One problem is that cataracts are a pretty fundamental health benefit – its relatively cheap, even fully privately, around $3,000 all up, even less in an efficient public hospital and is spectacular procedure. People come in blind and within two hours or so go back home and the next day they can see with little if any pain.

    Cataract procedures enable people to avoid nursing home admissions, live active lives, read, cook, recognise loved ones and prevent falls one of the biggest causes of A&E presentations, and by preventing falls prevent hip operations etc.

    The waiting lists for cataracts is huge anywhere in Australia – not neccessarily the same overseas.

    We could train up technicians to do them under supervision, some other countries do with success, but we haven’t made any moves to do so.

    The College, and others, have neglected to point out that the halving of the rebate, from $800 to $400, is only the payment for the actual procedure, and does not stop the fees for other professionals at the procedure or consultations prior on rooms.

    Still @$400 with 7 to 11 procedures per session = $2,800 to $4,700 a half day – it isn’t going to force opthamologists onto the street.

    idoc – without being rude – if overheads for a suburban opthamologist are so out of whack – it suggests to me that the practice model is up the proverbial and a revamped model whereby overheads are shared and amortised differently might be the go. Cut those overheads by half and you have an extra $100,000 for the same work!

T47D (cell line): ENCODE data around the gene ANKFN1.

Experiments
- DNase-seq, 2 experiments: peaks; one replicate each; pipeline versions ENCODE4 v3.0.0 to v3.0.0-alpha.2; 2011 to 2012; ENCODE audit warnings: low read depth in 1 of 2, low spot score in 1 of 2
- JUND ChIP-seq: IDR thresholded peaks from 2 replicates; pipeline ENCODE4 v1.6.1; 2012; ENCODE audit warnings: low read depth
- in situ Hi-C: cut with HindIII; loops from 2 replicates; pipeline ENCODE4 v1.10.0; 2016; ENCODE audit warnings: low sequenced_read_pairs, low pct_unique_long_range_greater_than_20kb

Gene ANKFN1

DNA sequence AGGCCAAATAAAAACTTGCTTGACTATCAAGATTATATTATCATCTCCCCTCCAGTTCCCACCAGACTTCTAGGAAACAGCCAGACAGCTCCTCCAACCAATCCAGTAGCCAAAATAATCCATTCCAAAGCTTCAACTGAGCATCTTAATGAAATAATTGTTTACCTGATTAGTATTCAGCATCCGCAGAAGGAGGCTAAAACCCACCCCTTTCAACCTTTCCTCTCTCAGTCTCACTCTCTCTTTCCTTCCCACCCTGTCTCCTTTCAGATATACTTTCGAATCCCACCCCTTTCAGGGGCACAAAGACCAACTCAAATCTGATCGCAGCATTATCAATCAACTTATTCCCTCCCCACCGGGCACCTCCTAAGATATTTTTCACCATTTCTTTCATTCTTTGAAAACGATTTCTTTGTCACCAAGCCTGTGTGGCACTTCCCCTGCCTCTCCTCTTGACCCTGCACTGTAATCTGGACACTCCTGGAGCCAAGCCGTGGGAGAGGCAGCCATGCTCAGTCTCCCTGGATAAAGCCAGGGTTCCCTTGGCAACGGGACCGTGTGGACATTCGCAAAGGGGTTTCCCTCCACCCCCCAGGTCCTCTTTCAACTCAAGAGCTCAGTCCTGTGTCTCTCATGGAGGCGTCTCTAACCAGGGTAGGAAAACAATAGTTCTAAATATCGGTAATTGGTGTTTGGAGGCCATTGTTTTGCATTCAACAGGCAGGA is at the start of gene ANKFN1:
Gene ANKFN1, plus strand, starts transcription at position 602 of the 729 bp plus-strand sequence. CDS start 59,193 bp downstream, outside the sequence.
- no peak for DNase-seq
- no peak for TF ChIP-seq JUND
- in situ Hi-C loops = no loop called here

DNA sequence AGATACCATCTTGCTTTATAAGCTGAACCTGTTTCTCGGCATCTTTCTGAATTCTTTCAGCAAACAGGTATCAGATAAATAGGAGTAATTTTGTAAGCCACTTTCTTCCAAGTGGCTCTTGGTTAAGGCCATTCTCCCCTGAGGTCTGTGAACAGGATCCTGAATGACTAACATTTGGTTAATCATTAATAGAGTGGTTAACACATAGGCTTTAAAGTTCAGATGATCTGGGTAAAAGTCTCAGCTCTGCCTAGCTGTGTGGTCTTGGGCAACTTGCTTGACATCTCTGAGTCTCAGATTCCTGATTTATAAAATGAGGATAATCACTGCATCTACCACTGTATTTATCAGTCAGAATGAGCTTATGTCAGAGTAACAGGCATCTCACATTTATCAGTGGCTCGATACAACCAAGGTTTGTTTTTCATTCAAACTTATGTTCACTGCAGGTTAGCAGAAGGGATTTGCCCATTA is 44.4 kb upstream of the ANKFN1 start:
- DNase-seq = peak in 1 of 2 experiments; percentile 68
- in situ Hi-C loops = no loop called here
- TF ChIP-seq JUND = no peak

4. john2066 says:

    Typical outrageous greed from Australias most powerful and rampant trade union – the specialists. I dont think ordinary australian taxpayers understand the sheer physical scale of money the specialists make – with regular income from taxpayers in the multi millions.

    Every person reading this is paying tens of thousands of dollars a year for the surgical monopoly.

    Of course, they make sure to keep the numbers of new specialists down to keep their stratospheric incomes high. And naturally the conservative parties slobber all over them.

    And its a fact – shortages cause deaths.

    Enough is enough is enough. These specialists are bankrupting Australia’s health and we have to stand up to them once and for all.

  5. moss14 says:

    Put them all in the public system. The ophthalmologists would get the same money and would not have to buy any equipment and employ any staff – their incomes would be similar and there would be much less grief. The only people who would have the grief would be those who would have to wait years and by that time they would be blind. Why would anyone want to spend 17 years getting fully qualified to be treated like second class citizens. This government has never engaged in meaningful discussions with the profession and has never conducted anything that looks like a cost benefit analysis. They want to reduce specialists to the lowest common demoninator – it is the same old story Australians hate people being successful

  6. So what has been the progress of this issue, close to 1 year on and its stalled, no real changes to the system or the costs for treatment. It seems that the cost for surgery can range from $500 to almost $3000 for surgery on a single eye.

    This ongoing increases in costs is not going to help Medicare and some health funds don’t seem to be as clear in their disclosures about what types of eye surgery is actually covered. So a patient with private health cover may still be left out in the cold…

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Federal Budget 2020-21
Federal Budget 2021-22
Global health and climate change
2019-20 climate bushfire emergency
asylum seeker and refugee health
Climate emergency
disasters
Ebola
extreme weather events
flooding 2011
global health
NHS
NZ Election 2017
WHO
health
Healthcare and health reform
abortion